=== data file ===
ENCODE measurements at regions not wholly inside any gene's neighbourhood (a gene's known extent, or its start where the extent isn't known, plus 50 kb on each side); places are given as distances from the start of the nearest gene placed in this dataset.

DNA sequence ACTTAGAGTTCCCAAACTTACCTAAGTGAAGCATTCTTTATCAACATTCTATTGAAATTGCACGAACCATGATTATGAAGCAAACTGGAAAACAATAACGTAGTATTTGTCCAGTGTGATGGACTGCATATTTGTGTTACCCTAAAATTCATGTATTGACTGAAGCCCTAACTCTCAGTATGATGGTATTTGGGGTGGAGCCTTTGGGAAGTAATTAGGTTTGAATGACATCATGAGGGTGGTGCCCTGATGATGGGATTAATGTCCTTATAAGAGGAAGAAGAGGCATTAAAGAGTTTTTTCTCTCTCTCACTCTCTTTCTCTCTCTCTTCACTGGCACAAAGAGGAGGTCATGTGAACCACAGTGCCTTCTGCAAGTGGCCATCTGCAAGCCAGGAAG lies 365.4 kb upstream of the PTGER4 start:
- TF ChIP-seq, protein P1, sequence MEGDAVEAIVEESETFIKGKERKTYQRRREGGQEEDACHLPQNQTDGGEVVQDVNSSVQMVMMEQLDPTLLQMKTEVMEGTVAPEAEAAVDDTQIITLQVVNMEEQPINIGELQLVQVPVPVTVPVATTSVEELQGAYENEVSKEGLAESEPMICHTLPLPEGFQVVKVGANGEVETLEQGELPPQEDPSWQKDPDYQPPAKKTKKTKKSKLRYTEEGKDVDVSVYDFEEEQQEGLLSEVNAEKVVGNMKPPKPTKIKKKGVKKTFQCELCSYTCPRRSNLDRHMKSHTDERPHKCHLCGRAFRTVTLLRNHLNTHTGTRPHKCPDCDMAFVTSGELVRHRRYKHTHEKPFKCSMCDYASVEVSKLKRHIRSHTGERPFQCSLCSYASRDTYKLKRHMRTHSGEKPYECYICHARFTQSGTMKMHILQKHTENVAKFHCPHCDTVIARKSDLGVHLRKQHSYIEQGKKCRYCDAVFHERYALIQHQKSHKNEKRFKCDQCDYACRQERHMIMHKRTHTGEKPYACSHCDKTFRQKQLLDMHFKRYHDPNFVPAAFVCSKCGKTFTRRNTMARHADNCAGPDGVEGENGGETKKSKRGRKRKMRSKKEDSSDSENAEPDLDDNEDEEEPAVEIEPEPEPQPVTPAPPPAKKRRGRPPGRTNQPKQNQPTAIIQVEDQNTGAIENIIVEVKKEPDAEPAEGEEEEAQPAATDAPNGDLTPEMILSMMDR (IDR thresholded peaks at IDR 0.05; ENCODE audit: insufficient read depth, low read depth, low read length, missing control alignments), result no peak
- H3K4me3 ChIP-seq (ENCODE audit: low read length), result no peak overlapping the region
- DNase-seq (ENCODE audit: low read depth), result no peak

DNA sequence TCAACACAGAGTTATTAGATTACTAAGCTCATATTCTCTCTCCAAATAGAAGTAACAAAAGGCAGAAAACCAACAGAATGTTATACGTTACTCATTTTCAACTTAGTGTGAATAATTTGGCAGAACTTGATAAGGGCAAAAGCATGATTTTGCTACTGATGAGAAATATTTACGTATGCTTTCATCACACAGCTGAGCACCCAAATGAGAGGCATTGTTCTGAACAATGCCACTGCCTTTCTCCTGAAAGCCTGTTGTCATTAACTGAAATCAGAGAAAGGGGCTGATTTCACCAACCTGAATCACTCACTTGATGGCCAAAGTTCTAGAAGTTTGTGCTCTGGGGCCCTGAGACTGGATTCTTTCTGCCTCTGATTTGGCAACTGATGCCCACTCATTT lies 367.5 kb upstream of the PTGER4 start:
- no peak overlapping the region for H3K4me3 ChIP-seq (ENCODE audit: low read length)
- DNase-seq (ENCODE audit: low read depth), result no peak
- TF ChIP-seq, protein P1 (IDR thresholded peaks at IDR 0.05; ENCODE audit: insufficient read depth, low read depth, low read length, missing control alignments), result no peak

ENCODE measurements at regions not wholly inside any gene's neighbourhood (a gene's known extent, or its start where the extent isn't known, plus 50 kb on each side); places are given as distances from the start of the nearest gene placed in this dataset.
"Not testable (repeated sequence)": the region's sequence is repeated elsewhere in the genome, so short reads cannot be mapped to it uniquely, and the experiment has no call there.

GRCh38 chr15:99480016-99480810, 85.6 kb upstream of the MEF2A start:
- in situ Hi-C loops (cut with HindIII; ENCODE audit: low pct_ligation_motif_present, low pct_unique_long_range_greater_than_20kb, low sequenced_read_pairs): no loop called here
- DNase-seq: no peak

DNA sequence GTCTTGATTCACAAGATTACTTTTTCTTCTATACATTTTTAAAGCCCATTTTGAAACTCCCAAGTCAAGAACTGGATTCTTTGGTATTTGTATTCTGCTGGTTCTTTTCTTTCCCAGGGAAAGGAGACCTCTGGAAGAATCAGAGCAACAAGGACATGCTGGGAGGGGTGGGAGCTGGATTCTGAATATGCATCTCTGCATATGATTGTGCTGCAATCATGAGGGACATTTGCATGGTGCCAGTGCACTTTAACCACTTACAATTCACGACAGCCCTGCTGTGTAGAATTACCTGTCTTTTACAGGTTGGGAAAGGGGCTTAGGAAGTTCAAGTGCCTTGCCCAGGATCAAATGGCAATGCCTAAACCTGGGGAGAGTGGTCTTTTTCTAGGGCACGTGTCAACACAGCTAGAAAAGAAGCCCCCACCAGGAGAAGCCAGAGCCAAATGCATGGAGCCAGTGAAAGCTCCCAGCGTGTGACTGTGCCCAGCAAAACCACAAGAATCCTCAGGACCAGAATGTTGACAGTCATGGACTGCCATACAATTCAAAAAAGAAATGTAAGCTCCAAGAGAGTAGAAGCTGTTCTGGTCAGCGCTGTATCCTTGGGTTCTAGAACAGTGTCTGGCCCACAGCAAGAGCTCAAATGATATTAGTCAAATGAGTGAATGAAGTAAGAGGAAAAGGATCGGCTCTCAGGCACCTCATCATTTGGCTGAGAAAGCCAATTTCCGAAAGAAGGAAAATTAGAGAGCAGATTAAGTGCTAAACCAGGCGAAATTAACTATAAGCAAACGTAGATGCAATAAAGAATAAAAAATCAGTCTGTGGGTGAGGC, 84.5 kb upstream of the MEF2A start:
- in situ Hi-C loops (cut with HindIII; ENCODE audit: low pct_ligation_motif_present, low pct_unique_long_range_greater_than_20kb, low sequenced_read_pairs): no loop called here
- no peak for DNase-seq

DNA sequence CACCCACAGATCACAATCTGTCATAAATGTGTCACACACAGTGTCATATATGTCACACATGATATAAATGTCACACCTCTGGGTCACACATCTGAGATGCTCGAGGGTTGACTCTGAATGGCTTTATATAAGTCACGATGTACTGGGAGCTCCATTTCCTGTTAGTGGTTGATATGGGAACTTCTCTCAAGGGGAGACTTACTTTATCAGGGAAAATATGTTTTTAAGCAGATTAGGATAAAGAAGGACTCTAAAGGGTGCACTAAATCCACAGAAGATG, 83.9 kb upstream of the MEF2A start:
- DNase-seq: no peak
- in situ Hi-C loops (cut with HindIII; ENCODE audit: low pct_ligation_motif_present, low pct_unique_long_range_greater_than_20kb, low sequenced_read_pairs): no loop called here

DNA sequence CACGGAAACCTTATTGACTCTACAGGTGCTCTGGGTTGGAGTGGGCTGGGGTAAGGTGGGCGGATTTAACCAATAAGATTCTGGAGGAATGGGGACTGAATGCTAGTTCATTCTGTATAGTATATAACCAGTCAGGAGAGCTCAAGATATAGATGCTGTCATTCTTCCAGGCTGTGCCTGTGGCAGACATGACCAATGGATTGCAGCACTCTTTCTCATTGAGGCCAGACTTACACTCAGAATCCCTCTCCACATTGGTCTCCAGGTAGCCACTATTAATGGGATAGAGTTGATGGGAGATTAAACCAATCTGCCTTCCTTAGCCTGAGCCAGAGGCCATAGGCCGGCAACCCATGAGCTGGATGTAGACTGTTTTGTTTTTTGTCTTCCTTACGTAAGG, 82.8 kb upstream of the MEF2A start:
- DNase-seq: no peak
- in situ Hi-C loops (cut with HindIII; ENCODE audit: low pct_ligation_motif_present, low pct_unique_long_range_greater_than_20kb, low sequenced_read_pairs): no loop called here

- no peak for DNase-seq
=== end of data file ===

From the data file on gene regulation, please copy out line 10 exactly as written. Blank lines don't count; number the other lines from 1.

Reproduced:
ENCODE measurements at regions not wholly inside any gene's neighbourhood (a gene's known extent, or its start where the extent isn't known, plus 50 kb on each side); places are given as distances from the start of the nearest gene placed in this dataset.